The Teacher View - using technology in the classroom

So following on from my recent post on how students perceived e-safety, I’ve also done a survey of staff in school, in order to find out how teachers perceive the current risks and how they use technology.

I'm a big advocate of online tools, I'm a sucker for signing up to find out what it's all about (then deleting my profile when I never use it of course), but as an ICT Teacher I’m also aware of the inherent risks of what I put online and how I am perceived. I think this is a big issue for teachers as pre-Internet you used to be a bit uncomfortable if a student saw you out at the weekend, now they can find out all they want an more with a bit of work on Google!

A lot of staff realise the use of ICT and social media tools and how they could be used in education to enhance lessons, however are very aware that the students probably know more than they do about how to interact with these media. There are some brilliant ideas out there of how to embed media into subjects like history, like this one from Fractus Learning, but there is a lot of mis-information and lack of training. Teachers when asked were really keen to use the media (65% of my school wanted ideas on how to embed social media in the classroom), but it was also felt that there was a trepidation and fear as to how to use it and "not get in trouble".

As an ICT Teacher, and tech enthusiast I feel like I have a bit of a leg up in this area, and I discuss how other schools have done work like this via my twitter account. Yes, I have a YouTube channel for uploading video, I have also set up a school twitter feed, but was very careful as to how I did this in order to make sure I was transparent in its use. Read about how I did it.

Recently I’ve been using the 360safe website in order to analyse how schools can embed social media technology in the school and as long as there is clear, laid out policies and advice on how to implement the tools, then this can avoid issues.

As one of my colleagues so brilliantly put it: "Technology should NOT be demonized as it is full of great good things for the kids - and I know they have to be aware and parents too - but I think we should fill their heads with the good it holds rather than be majorly focused on the bad that could happen! "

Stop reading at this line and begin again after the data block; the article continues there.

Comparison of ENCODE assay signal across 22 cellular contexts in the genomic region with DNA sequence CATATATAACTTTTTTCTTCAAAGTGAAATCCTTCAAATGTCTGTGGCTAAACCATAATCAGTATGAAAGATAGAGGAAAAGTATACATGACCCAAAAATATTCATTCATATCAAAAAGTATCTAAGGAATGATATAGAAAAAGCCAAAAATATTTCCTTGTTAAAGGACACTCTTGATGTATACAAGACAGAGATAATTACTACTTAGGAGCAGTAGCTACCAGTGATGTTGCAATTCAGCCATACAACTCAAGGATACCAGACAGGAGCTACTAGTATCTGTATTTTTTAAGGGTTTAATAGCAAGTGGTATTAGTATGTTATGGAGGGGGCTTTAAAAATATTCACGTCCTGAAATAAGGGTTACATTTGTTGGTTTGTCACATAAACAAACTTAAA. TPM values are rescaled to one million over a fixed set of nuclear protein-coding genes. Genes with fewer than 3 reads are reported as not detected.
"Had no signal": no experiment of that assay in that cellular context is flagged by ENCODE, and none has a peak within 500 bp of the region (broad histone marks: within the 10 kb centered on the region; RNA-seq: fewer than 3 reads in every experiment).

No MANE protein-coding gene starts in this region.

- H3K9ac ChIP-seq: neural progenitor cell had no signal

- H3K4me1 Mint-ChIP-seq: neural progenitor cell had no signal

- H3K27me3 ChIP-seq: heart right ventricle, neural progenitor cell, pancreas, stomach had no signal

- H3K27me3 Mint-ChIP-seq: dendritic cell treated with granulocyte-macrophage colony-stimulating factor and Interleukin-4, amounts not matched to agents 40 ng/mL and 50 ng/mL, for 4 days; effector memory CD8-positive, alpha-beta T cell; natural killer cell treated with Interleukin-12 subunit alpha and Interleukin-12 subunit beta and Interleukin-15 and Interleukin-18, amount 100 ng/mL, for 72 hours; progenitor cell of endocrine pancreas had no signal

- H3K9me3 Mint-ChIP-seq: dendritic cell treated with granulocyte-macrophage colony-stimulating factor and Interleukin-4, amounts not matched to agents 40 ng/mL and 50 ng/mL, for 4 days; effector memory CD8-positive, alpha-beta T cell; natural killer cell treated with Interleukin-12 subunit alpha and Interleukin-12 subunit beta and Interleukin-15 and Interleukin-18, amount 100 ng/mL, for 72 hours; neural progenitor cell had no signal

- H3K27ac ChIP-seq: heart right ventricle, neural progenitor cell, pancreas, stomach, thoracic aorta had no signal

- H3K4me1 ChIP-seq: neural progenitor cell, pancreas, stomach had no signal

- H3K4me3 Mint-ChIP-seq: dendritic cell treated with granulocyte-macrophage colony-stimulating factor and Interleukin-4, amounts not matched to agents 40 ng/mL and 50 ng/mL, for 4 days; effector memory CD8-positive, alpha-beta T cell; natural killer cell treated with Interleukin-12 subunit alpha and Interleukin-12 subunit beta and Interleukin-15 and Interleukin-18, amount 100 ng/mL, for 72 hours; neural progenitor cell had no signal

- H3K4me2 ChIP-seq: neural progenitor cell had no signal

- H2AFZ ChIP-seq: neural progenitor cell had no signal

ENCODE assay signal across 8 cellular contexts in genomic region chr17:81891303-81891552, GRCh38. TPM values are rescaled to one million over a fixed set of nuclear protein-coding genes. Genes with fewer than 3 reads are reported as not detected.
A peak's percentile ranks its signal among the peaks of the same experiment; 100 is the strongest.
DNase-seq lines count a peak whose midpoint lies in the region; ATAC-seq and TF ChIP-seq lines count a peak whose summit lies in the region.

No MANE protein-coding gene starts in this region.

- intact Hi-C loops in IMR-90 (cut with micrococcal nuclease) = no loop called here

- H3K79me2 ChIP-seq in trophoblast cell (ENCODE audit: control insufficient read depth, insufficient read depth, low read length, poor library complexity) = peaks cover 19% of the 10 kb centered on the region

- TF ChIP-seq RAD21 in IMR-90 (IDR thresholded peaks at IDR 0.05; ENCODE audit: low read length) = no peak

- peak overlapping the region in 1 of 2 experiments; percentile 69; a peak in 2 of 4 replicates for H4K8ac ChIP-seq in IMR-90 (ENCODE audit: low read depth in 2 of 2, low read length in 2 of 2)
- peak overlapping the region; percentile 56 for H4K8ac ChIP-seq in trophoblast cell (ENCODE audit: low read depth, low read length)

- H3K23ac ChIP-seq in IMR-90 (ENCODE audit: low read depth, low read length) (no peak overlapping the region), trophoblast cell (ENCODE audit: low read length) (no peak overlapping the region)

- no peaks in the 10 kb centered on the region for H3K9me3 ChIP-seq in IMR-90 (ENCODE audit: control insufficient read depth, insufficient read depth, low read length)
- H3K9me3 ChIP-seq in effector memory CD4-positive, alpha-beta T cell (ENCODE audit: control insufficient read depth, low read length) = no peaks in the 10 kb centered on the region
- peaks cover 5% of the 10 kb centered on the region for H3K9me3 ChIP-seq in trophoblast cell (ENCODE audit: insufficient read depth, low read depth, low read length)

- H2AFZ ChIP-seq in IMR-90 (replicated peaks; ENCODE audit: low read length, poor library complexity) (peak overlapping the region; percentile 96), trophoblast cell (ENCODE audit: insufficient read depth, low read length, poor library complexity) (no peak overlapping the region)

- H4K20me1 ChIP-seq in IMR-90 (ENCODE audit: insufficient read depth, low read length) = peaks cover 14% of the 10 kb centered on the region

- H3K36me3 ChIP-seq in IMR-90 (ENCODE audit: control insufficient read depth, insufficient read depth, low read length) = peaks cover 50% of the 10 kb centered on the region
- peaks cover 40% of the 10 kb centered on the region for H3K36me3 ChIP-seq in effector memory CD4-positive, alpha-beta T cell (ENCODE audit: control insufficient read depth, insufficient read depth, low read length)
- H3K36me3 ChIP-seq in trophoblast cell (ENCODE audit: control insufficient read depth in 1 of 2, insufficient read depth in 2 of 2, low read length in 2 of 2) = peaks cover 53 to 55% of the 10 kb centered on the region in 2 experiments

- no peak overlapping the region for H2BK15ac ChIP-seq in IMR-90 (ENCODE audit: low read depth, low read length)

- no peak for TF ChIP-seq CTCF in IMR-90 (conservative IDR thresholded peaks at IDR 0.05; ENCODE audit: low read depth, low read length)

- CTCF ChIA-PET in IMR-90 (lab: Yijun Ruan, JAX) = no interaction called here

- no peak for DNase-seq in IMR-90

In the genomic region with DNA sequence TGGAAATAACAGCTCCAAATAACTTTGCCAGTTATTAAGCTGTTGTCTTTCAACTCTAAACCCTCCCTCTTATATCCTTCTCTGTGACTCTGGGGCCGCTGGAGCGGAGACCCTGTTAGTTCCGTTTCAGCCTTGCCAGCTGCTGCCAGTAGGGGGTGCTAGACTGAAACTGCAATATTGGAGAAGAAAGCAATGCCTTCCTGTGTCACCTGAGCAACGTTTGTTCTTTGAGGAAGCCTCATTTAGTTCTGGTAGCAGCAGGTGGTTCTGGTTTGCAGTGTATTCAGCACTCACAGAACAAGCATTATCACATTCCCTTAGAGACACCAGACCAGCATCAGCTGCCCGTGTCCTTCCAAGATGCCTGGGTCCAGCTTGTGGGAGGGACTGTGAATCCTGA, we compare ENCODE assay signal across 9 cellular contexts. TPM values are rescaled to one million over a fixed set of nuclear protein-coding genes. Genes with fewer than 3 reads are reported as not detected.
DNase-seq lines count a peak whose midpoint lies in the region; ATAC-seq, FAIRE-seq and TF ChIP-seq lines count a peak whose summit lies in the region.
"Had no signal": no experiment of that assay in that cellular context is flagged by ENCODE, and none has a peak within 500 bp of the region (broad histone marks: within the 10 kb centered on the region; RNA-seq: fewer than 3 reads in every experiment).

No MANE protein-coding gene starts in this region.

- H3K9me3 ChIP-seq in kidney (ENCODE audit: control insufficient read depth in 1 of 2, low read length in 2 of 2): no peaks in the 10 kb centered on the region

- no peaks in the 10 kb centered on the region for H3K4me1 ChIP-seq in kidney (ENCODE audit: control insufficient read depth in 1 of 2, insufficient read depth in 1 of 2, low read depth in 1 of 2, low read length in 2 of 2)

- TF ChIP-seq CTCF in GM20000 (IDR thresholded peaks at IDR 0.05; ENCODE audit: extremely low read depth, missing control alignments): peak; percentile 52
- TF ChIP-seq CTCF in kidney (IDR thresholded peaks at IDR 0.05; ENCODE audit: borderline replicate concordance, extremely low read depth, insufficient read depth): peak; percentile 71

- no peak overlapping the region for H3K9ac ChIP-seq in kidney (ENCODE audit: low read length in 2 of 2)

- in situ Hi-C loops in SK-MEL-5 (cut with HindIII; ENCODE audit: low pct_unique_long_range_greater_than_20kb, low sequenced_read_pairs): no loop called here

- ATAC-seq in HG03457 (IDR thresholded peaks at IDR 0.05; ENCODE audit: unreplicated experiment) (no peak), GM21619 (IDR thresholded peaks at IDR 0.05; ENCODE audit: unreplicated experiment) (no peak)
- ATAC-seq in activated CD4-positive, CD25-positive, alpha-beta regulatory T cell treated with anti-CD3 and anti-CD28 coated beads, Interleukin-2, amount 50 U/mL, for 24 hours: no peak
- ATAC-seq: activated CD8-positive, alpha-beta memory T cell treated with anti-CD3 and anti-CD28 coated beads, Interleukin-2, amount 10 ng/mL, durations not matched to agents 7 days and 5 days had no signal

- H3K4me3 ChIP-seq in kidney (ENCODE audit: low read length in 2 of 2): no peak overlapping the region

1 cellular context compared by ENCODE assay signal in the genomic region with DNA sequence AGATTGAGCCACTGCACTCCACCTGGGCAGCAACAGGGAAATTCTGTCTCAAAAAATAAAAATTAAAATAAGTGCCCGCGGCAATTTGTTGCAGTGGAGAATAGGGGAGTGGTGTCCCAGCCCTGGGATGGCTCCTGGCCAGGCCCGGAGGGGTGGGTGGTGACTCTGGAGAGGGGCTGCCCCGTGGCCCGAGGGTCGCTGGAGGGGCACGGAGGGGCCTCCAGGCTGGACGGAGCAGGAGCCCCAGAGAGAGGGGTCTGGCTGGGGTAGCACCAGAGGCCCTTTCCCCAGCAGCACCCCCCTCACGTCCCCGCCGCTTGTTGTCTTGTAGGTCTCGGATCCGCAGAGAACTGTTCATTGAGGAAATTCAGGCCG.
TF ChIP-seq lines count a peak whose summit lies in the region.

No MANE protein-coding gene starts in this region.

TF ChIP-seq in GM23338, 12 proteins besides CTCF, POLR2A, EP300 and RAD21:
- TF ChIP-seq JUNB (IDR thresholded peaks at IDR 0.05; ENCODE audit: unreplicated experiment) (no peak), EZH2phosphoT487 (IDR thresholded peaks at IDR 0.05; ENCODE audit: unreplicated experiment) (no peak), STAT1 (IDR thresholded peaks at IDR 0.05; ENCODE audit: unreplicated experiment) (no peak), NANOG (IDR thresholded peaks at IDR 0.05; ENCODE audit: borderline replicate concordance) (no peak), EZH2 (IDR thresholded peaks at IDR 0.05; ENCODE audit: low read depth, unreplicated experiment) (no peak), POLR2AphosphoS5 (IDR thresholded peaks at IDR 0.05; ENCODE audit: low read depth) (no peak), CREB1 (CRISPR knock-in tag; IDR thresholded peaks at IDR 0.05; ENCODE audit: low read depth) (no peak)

In this world of social media, schools must look to making sure that there is policy and advice for teachers using these tools to enhance student's education, but also to make sure that teachers and staff are trained to avoid issues that can come with using websites that are not developed and run by the school.

Written by Ben Gristwood on March 25, 2013 14:59

What is ask.fm?

ask.fm is an online question and answer website, which has been in the news recently due to links to cyberbullying and two tragic teen suicides in Ireland. So why is the site so controversial?

Anonymity. It is sad but true that people are far more likely to post negative or abusive comments online if they are able to do so anonymously. Ask.fm allows users to do this, meaning that anyone can say anything they want. As a result you get posts such as “why are you boring and stupid?” (posted onto the profile of a teenage girl), “who would you f**k at our school?” (on the profile of a teenage boy) and “One good reason you should live” (on the profile of a 16 year old girl).

Tip: If your students use ask.fm, recommend that the ability to answer anonymous questions is disabled in their account settings.

Unmoderated content. As you can tell from the questions above, the site is not moderated, so there is no-one sitting in ask.fm’s office with responsibility for removing offending posts. As they state in their terms and conditions “You understand that in using the ask.fm service you may encounter content that may be deemed objectionable, obscene or in poor taste, which content may or may not be identified as having explicit language. The ask.fm service allows for anonymous content which ask.fm does not monitor. You agree to use the ask.fm service at your own risk and that ask.fm shall have no liability to you for content that you may find objectionable, obscene or in poor taste.”